Data: 85% of Mobile Traffic But 39% of Revenue—What Gives?

A whopping 85 percent of the traffic traversing the four nationwide mobile operators networks is pure data, according to a new study by wireless analyst Chetan Sharma, showing that the U.S. mobile industry long ago abandoned its voice mantle to become a data-driven juggernaut. Or has it? Sharma also found that data accounted for only 39 percent of all mobile data revenue that carriers collected in the fourth quarter. Operators may be running what are primarily data networks, but they are still getting paid mainly for voice minutes.

The detailed report (check out Kevin Tofel’s first pass on Sharma’s numbers in his tablet post) also shows that overall revenue for operators is increasing, driven by data use, which will grow from a $67 billion market in 2011 to an $80 billion one at the end of this year. But the average revenue that carriers collect per customer is declining: For every 52¢ of new data fees operators took in last quarter, they lost 96¢ in voice fees.

Taken at face value, these numbers paint a rather foreboding picture: Mobile operators’ future clearly lies in replacing voice minutes with data megabytes on the earnings sheets, but voice revenue is declining faster than data revenue is increasing. In addition, operators are using far more network capacity to deliver one dollar’s worth of data than they are using to deliver one dollar’s worth of voice.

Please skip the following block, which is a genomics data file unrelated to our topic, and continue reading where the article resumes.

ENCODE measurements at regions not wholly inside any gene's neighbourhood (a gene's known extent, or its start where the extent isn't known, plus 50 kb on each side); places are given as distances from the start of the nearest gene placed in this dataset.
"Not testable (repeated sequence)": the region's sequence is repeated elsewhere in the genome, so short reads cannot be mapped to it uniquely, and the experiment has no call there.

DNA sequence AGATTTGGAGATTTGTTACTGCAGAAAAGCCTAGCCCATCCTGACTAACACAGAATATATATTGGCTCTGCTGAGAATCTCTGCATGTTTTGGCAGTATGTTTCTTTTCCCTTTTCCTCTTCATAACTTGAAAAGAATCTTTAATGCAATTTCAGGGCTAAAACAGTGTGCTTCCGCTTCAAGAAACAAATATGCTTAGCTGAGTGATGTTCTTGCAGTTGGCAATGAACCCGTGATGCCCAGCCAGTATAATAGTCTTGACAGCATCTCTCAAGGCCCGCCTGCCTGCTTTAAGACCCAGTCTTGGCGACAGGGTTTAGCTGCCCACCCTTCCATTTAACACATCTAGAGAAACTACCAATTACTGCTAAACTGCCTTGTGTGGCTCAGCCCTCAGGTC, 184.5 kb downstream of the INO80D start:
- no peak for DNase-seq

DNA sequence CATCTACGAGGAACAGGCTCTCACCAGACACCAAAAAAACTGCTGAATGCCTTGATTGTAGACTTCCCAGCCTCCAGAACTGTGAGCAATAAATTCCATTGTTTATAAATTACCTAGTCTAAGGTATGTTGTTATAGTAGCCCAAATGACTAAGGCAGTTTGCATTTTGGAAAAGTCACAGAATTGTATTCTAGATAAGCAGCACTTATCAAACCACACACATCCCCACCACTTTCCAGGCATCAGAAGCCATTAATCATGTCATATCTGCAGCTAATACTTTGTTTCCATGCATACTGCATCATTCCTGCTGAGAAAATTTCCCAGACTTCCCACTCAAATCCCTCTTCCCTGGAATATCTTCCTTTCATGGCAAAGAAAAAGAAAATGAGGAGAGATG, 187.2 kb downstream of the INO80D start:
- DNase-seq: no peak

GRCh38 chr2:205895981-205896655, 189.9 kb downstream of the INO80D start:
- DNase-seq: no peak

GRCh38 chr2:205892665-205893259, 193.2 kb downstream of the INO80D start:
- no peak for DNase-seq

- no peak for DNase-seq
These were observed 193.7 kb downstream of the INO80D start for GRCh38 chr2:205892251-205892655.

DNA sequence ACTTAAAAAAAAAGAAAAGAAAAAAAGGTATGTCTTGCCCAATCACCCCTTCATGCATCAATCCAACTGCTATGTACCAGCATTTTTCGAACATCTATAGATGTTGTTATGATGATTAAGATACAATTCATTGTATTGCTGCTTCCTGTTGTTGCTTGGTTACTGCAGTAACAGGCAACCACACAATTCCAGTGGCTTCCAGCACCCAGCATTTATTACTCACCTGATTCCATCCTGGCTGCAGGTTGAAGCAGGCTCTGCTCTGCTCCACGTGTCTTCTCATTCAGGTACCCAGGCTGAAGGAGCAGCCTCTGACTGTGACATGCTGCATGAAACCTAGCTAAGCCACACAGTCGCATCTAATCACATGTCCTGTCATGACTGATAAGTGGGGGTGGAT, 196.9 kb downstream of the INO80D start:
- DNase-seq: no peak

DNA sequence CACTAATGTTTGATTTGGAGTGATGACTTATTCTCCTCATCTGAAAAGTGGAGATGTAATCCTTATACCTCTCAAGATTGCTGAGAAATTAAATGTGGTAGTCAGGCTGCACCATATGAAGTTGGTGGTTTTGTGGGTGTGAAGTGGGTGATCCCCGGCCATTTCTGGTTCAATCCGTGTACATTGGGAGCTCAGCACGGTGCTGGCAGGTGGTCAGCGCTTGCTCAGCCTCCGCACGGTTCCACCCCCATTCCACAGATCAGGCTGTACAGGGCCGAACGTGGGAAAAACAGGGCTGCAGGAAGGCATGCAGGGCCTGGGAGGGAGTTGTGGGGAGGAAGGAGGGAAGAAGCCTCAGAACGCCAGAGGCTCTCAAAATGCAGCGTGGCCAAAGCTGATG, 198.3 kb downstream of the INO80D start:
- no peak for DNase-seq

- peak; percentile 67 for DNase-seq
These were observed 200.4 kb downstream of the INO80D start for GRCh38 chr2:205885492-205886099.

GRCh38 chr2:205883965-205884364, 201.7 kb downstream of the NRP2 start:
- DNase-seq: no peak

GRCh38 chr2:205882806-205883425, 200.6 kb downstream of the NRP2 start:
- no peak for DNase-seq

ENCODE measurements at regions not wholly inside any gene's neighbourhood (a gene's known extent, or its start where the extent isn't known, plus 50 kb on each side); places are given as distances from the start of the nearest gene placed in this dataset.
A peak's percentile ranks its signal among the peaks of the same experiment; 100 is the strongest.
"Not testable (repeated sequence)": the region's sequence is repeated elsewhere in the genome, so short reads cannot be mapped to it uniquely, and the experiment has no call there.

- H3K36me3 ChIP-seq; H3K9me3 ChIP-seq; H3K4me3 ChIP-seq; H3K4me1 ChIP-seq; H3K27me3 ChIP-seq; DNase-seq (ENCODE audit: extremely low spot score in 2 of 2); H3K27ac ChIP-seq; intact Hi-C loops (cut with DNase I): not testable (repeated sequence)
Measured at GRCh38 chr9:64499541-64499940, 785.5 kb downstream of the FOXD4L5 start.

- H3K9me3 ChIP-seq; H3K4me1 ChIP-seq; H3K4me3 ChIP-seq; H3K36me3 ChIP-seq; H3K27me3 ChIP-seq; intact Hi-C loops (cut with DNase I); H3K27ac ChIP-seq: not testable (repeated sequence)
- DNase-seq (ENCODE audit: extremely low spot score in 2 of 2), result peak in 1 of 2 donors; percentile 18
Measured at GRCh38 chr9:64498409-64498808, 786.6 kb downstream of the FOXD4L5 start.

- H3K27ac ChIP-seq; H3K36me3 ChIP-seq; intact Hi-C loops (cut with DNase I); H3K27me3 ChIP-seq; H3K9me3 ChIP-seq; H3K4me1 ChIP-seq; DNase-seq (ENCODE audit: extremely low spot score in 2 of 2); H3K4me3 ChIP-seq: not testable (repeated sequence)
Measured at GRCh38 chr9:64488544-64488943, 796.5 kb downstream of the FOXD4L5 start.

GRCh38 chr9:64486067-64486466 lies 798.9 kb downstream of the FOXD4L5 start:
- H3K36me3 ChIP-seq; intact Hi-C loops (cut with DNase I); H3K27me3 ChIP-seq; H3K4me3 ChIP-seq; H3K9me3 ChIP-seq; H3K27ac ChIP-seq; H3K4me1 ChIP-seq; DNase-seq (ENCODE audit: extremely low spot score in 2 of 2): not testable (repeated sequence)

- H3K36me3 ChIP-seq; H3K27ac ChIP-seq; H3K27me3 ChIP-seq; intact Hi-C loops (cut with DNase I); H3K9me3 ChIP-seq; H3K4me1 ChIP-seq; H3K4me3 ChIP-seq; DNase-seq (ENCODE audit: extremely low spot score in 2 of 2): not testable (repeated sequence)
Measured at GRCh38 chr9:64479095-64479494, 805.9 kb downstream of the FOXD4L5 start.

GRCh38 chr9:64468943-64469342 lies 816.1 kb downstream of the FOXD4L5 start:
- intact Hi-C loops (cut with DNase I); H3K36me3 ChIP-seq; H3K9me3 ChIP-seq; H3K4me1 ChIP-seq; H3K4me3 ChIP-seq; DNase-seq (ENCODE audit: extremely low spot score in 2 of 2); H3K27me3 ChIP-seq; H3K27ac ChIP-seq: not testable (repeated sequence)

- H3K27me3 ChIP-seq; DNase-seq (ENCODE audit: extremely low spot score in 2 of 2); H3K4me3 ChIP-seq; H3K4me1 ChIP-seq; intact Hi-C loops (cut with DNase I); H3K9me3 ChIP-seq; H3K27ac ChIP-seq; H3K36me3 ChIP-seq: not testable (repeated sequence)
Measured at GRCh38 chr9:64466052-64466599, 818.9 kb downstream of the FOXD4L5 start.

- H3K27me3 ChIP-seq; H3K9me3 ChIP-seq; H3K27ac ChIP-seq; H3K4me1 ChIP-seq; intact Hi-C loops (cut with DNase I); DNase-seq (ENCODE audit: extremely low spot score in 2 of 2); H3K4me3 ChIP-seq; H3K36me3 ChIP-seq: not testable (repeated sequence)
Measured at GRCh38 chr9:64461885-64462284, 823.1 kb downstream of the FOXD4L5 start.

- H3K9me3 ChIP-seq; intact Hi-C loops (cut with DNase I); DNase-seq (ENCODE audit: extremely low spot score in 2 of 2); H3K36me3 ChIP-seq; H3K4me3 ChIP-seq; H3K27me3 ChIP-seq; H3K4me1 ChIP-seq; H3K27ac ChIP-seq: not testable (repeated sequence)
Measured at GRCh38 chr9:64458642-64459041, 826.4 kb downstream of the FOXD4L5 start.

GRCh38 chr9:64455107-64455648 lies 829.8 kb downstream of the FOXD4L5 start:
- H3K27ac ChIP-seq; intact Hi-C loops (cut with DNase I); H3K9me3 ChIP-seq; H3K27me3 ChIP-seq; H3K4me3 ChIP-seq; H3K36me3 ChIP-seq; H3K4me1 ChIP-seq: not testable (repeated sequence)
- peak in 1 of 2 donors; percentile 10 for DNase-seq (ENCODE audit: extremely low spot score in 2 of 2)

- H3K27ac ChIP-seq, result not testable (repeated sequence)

But the numbers also don’t paint a precise picture. While 85 percent of traffic may be data, the networks that carry it are orders of magnitude more efficient than they were in the past. For the same infrastructure and spectrum investment, operators can deliver multiple megabits of capacity where they once could offer only dial-up modem speeds or a few dozen phone calls. Those network efficiencies mean operators can make money off data even if it takes over 100 percent of their traffic—as long as they keep upgrading their networks.

But the loss of voice revenue is the bigger problem. Voice accounts for so much of their revenue stream yet so little of their network resources that carriers are obviously using it to pad their profits. If some over-the-top VoIP service were to get widely adopted, it could wipe out a good percentage of customers’ bills, forcing operators to build their business models primarily on data. That doesn’t mean they couldn’t make money on data; it just means they would make a lot less.

What would really do the operators in is if they were forced to charge customers only for the data they consume. Sharma reported that only the top 30 percent of smartphone users consume more than 1 GB per month. Yet the data plans that operators sell are designed to give average consumption a wide berth. The smallest smartphone data bucket Verizon sells contains 2 GB for $30 per month. Under AT&T’s new pricing structure, customers can buy a 300 MB plan for $20, but the next tier is 3 GB for $30. That means the vast majority of U.S. smartphone customers are coming in way under their caps, buying a lot of data they will conceivably never use.

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